It may only take one article of clothing, accessory, family member or friend and you get branded for life by your peers. A sweater you wore may have a spot or small hole that you did not notice, but someone else did and made the assumption you came from a poor family or even worse a dirty family. I have a watch that looks like an expensive, famous brand of timepiece. It always surprises me during a conversation with an unfamiliar person, when i catch them staring at my watch and their mannerisms do a slight shift towards me afterwards. I cannot explain it since I avoid dealing with people who only focus on the surface of an individual. Back in school I had a friend whose dad was a bus driver. I cannot tell you how many times other classmates would make comments about how his dad was Ralph Kramden (if this name is unfamiliar to you then look up Jackie Gleason) or he was the son of a bus driver. Not only did I not understand the reason for these kinds of comments, but I found them cruel. Well, evidently this same kind of labeling takes place among vampires. Lucy Fry (Lightning Point-TV) played Lissa Dragomir, the last vampire of a royal bloodline. After being out on her own in the real world she was forced to return to St. Vladimir’s academy for vampires with her best friend and protector Rose Hathaway, played by Zoey Deutch (Beautiful Creatures, Mayor Cupcake). She was not well received by some of the student body; in fact, some would rather have seen her dead. As if school was not hard enough already, Lissa found herself in the middle of a class struggle. This action fantasy was such a poor production; it screamed of being a Harry Potter and Twilight movie knockoff. The character Rose appeared to be jacked up on huge amounts of caffeine; her speech was more of a verbal blur to me. For the life of me I did not understand why Gabriel Byrne (The Usual Suspects, Miller’s Crossing) as Victor Dashkov and Joely Richardson (The Girl with the Dragon Tattoo, Event Horizon) as Queen Tatiana were part of this film unless they both lost a bet with someone. The script provided nothing but poor dialog and goofy comments. There were so many opportunities to instill some excitement, tension, thought or even sentimental moments but none of that entered into this boring tale. I hope there are no plans to make a sequel. Though I mentioned I try not to label anyone based on their surface, I may have to reconsider when it comes to the director and writers of this silly vampire fantasy.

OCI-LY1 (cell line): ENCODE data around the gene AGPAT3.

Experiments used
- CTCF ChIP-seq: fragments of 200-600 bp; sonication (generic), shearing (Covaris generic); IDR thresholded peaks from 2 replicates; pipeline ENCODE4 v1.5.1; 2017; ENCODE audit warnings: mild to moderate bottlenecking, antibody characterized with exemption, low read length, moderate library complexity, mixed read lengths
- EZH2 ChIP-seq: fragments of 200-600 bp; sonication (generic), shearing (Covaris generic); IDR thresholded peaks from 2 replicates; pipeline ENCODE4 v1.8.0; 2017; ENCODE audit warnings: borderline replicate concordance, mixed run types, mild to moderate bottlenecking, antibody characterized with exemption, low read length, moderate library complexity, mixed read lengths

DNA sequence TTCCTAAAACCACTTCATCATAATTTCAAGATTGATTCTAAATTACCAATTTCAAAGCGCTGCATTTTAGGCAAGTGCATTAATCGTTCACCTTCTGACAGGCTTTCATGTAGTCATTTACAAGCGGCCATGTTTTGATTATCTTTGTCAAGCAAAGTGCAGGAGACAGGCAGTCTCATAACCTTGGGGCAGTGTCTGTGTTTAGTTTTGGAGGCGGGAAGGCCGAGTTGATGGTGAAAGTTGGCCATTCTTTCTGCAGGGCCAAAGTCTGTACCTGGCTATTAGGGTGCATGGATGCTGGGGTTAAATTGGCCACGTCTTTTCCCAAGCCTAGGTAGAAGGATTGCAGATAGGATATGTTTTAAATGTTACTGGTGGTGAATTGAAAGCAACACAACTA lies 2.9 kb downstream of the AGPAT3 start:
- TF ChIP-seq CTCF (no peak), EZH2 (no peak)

1 1/2 stars